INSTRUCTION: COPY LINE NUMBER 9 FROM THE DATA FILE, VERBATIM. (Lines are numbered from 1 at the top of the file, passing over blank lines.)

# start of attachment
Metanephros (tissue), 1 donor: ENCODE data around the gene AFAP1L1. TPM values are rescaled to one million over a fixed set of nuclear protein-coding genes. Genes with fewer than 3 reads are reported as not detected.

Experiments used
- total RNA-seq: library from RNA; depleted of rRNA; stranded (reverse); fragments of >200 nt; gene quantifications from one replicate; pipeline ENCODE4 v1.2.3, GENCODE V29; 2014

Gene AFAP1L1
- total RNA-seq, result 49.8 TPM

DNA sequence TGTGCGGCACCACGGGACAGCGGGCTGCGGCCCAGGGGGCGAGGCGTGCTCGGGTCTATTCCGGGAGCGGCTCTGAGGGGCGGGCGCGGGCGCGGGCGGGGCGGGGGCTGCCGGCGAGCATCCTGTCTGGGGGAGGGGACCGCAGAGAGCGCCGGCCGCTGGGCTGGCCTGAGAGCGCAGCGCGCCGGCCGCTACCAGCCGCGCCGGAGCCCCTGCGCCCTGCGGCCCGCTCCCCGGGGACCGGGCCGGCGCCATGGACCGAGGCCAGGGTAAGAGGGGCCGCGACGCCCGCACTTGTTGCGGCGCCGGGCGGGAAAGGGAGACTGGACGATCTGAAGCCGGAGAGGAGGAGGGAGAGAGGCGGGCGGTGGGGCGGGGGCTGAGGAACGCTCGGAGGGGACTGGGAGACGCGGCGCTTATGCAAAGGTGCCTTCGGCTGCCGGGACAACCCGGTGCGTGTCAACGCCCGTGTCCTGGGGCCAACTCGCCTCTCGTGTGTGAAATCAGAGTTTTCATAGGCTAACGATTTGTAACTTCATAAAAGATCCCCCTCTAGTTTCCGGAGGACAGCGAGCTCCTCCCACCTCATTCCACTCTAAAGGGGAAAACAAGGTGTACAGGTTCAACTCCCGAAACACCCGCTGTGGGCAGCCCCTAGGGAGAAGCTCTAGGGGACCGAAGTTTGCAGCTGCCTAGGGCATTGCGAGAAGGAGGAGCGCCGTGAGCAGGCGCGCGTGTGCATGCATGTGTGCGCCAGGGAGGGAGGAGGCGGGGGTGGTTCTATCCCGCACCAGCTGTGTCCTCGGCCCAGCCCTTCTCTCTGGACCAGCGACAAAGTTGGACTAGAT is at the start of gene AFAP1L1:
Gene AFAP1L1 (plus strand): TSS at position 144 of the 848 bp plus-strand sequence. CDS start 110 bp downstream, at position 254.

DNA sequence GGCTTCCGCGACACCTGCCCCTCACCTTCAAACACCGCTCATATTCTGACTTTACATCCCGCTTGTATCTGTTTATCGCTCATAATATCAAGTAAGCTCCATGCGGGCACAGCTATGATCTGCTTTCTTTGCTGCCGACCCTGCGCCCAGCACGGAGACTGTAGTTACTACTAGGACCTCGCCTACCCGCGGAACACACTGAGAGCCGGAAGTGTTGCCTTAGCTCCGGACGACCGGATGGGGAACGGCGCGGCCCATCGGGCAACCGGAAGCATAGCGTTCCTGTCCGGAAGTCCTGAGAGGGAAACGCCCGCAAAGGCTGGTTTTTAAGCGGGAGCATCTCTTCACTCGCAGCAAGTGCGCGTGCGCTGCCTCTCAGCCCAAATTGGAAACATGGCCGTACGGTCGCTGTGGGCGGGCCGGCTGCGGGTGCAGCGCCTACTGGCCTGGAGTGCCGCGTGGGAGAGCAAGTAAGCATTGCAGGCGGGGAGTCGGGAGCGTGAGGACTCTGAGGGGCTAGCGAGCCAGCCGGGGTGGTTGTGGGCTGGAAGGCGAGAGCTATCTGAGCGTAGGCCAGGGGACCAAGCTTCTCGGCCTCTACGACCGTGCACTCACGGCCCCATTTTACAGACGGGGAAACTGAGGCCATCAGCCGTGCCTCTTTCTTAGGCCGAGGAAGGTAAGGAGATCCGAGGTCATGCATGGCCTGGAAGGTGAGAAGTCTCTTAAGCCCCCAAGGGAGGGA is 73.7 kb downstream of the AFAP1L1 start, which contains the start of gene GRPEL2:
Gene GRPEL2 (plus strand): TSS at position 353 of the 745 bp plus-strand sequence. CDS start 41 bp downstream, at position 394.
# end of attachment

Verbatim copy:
Gene GRPEL2 (plus strand): TSS at position 353 of the 745 bp plus-strand sequence. CDS start 41 bp downstream, at position 394.